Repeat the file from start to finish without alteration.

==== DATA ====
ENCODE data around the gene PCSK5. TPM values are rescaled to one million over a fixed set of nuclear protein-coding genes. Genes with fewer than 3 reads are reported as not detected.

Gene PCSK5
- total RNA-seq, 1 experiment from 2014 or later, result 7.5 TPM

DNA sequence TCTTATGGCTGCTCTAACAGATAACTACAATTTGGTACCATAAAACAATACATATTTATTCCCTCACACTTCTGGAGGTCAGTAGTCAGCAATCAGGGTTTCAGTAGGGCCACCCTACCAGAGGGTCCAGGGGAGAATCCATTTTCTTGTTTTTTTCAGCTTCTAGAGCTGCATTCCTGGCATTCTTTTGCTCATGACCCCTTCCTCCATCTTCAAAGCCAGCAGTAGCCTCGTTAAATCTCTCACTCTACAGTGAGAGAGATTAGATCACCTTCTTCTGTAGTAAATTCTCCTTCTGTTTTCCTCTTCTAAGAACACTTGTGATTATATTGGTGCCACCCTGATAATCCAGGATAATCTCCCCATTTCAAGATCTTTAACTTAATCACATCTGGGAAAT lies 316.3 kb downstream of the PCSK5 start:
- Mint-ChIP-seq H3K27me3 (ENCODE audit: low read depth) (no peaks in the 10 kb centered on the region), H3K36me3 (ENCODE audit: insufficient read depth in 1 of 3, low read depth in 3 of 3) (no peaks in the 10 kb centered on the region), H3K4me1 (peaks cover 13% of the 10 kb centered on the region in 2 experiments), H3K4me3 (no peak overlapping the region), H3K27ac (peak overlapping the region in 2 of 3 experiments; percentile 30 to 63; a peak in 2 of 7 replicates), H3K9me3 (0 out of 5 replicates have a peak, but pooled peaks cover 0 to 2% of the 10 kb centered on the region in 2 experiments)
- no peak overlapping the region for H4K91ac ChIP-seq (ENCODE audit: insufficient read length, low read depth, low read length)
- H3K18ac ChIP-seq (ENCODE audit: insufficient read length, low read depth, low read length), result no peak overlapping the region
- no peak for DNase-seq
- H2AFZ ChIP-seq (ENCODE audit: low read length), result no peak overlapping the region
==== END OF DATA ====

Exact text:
ENCODE data around the gene PCSK5. TPM values are rescaled to one million over a fixed set of nuclear protein-coding genes. Genes with fewer than 3 reads are reported as not detected.

Gene PCSK5
- total RNA-seq, 1 experiment from 2014 or later, result 7.5 TPM

DNA sequence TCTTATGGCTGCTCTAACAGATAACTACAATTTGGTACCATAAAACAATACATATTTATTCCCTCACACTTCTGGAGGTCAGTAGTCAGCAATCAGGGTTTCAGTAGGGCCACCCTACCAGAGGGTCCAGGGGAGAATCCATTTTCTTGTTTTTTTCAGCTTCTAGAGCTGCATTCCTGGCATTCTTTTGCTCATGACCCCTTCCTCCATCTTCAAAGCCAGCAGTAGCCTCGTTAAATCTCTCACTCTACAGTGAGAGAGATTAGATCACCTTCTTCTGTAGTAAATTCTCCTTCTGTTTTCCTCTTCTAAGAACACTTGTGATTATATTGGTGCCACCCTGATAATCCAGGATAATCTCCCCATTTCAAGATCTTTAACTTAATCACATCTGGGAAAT lies 316.3 kb downstream of the PCSK5 start:
- Mint-ChIP-seq H3K27me3 (ENCODE audit: low read depth) (no peaks in the 10 kb centered on the region), H3K36me3 (ENCODE audit: insufficient read depth in 1 of 3, low read depth in 3 of 3) (no peaks in the 10 kb centered on the region), H3K4me1 (peaks cover 13% of the 10 kb centered on the region in 2 experiments), H3K4me3 (no peak overlapping the region), H3K27ac (peak overlapping the region in 2 of 3 experiments; percentile 30 to 63; a peak in 2 of 7 replicates), H3K9me3 (0 out of 5 replicates have a peak, but pooled peaks cover 0 to 2% of the 10 kb centered on the region in 2 experiments)
- no peak overlapping the region for H4K91ac ChIP-seq (ENCODE audit: insufficient read length, low read depth, low read length)
- H3K18ac ChIP-seq (ENCODE audit: insufficient read length, low read depth, low read length), result no peak overlapping the region
- no peak for DNase-seq
- H2AFZ ChIP-seq (ENCODE audit: low read length), result no peak overlapping the region